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A personal plea to American Muslims on your duty in the upcoming elections

Imagine you and three of your friends are going out for dinner, and you’re all deciding on where exactly you should go. Here’s the catch: you are deciding your evening meal for the next four years. Each choice has their downside; one restaurant isn’t trustworthy with their food and the other has horrible customer service and has a pretty strict policy on its guests.

Your friends turn to you and ask where you want to go. You’d probably be better off choosing one option over the other, though neither option fully satisfies you.

Now I’m giving this very obvious example for one simple purpose. Though it’s completely unrealistic to be choosing your dinner for four years straight, but with the coming Presidential election in the United States, you’ll be choosing your President for the next four years – the one person who has a considerable amount of control over the military, and will represent America on a global scale. As a matter of fact, it actually affects us all in small ways.

Now going back to the previous example, you’ve decided you won’t be saying anything at all. You will essentially take away your right to vote, and you end up going with the one restaurant that is the worst pick out of the two. And you can’t really complain because you never actually said anything.

That’s exactly what it’s like when you don’t vote. You’ve just sacrificed your right to vote and essentially given your choice to someone else.

Throughout the American election, I’ve seen a few posts about why you shouldn’t vote because both candidates aren’t good. While that might be true, it’s also a horrible reason why you should throw away your right to vote.

A President and its Congress make very important decisions that will not only affect your life, but the life of every American and, considering the influence America has on foreign policy, the rest of the World. The vote would determine what direction your country will take in terms of diplomatic, foreign and militaristic affairs. Although governments make decisions you won’t agree with, they can make decisions that will be better for the national community, such as an increase in spending or a decrease in taxation.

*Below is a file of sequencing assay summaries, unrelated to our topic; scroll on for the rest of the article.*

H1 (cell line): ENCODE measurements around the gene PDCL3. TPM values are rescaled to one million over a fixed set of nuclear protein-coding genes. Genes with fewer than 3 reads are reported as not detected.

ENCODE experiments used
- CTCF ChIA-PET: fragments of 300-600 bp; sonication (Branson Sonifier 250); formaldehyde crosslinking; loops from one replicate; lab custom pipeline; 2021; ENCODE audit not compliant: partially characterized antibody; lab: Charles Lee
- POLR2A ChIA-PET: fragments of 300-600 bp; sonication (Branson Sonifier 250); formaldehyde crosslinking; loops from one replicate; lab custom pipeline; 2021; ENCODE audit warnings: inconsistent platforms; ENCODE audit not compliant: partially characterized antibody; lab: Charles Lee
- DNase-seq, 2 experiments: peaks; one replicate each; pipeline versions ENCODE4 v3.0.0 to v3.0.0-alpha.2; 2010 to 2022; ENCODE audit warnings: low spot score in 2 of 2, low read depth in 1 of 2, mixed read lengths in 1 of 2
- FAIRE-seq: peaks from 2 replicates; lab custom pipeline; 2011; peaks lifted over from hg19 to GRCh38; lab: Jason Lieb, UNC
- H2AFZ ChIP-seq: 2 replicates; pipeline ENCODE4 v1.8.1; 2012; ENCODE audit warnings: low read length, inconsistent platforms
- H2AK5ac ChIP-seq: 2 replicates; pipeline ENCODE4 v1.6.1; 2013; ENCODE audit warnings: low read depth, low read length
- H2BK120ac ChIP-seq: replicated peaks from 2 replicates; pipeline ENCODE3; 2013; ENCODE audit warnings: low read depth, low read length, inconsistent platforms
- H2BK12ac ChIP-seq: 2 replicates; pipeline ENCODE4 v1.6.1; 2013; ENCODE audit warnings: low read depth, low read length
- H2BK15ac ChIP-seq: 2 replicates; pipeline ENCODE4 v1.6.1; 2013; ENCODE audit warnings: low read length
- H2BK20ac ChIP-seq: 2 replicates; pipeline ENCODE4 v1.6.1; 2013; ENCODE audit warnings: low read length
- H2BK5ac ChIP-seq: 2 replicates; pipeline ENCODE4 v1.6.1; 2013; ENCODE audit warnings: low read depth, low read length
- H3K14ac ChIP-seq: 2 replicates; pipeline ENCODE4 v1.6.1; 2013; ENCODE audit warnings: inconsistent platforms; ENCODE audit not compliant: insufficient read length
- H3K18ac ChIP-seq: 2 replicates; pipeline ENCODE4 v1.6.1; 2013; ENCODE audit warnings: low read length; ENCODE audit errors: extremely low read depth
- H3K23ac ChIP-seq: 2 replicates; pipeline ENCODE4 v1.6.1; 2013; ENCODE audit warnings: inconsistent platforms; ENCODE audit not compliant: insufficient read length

vote us elections clinton trumpThe point I’m trying to make is that this decision is one that could change the course of the country and heavily affect big groups of the population. Giving up your vote simply because one or two things don’t align with your political beliefs neglects the thousands of Americans whom they might benefit. Simply put, this vote doesn’t only affect you, but everyone else in America. It’s not a choice of the lesser of two evils, but rather a choice of which path you want to see America take.

Not only will the decisions affect your daily life, but the personality of your President and leader affects the behaviour that surrounds you. During the 2015 Canadian Federal election, some politicians used Islamophobia in their campaigns. This resulted in an increase of hate crimes against Muslims in Canada. If there was a candidate that openly makes racist or sexist remarks, I wouldn’t be surprised if it left a little mark on the population. But that’s beside the point.

I’ve read articles that argue a vote for the lesser evil candidate is still a vote for evil. However, rejecting the current democratic system doesn’t change anything. Matter of fact, no one cares if you don’t vote. It would be better for both candidates as they don’t have to convince you. When they analyze why a certain percentage didn’t vote, they won’t try to analyse the issues you had with voting; they’ll just assume you didn’t really care. They’re not going to ask themselves why you aren’t voting; they’re more preoccupied with those who have the power to change current politics by voting.

It sucks.

The current American election doesn’t make it an easy choice of who you want your President to be. It’s not easy to look at the candidates and get remotely excited about either of them. The current situation is a reflection of the many years of political struggles and changes. But you can change all of this for the next generation of voters, by getting involved in politics now and fighting for the causes that you truly care about.

Not everyone in the world gets the right to vote for their leaders, which is why this one task has so much value. You get to choose your leader. By refusing to vote, you’re not doing anything. But you can vote for an America that you can change for the future. It may not be the prettiest America, but you can be the change that brings it one inch closer.

And it starts with one vote.

by Mateen Manek

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